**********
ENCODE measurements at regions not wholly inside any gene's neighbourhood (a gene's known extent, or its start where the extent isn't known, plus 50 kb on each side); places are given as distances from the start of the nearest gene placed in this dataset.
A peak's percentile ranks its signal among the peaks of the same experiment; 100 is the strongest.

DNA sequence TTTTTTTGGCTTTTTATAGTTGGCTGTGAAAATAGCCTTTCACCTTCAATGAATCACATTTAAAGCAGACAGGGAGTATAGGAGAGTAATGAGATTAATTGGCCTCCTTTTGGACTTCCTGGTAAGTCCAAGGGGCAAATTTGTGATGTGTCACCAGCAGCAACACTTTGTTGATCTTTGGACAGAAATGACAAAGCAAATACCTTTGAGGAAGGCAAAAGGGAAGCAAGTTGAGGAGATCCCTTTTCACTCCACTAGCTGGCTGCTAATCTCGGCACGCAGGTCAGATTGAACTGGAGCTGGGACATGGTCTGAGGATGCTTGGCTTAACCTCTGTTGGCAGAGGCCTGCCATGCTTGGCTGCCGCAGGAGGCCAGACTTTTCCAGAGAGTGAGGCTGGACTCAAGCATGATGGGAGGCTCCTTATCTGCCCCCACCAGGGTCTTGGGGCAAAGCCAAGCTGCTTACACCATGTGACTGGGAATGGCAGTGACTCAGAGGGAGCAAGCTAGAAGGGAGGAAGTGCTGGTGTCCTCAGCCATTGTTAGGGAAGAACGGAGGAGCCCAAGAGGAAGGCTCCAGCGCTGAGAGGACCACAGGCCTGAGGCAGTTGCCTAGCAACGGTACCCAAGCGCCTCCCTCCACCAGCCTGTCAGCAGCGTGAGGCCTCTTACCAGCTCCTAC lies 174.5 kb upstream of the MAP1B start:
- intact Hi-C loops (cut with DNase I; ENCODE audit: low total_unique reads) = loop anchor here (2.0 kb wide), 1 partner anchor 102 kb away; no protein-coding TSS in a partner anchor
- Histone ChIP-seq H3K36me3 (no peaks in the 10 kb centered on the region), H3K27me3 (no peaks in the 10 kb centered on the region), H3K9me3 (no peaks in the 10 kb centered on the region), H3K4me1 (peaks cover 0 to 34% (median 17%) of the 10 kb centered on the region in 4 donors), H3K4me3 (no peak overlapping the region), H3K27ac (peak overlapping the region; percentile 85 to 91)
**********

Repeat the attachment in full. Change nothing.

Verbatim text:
ENCODE measurements at regions not wholly inside any gene's neighbourhood (a gene's known extent, or its start where the extent isn't known, plus 50 kb on each side); places are given as distances from the start of the nearest gene placed in this dataset.
A peak's percentile ranks its signal among the peaks of the same experiment; 100 is the strongest.

DNA sequence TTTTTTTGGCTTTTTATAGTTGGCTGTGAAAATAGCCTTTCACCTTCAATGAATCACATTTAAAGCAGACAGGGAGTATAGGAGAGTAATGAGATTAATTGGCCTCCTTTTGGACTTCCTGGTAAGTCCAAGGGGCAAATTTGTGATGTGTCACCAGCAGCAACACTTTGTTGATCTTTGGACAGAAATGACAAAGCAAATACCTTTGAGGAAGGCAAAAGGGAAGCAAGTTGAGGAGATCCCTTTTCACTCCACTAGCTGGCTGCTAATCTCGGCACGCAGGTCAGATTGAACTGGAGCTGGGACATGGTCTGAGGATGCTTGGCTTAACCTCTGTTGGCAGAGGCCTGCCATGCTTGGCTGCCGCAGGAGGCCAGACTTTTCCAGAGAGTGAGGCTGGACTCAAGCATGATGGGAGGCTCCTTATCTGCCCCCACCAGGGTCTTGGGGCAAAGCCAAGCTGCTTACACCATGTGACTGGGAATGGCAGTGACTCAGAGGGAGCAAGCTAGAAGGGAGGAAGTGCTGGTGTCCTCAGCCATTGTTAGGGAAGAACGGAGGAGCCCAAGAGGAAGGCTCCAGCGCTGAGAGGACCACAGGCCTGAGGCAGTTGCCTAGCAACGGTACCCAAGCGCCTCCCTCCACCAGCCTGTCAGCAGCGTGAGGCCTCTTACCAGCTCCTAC lies 174.5 kb upstream of the MAP1B start:
- intact Hi-C loops (cut with DNase I; ENCODE audit: low total_unique reads) = loop anchor here (2.0 kb wide), 1 partner anchor 102 kb away; no protein-coding TSS in a partner anchor
- Histone ChIP-seq H3K36me3 (no peaks in the 10 kb centered on the region), H3K27me3 (no peaks in the 10 kb centered on the region), H3K9me3 (no peaks in the 10 kb centered on the region), H3K4me1 (peaks cover 0 to 34% (median 17%) of the 10 kb centered on the region in 4 donors), H3K4me3 (no peak overlapping the region), H3K27ac (peak overlapping the region; percentile 85 to 91)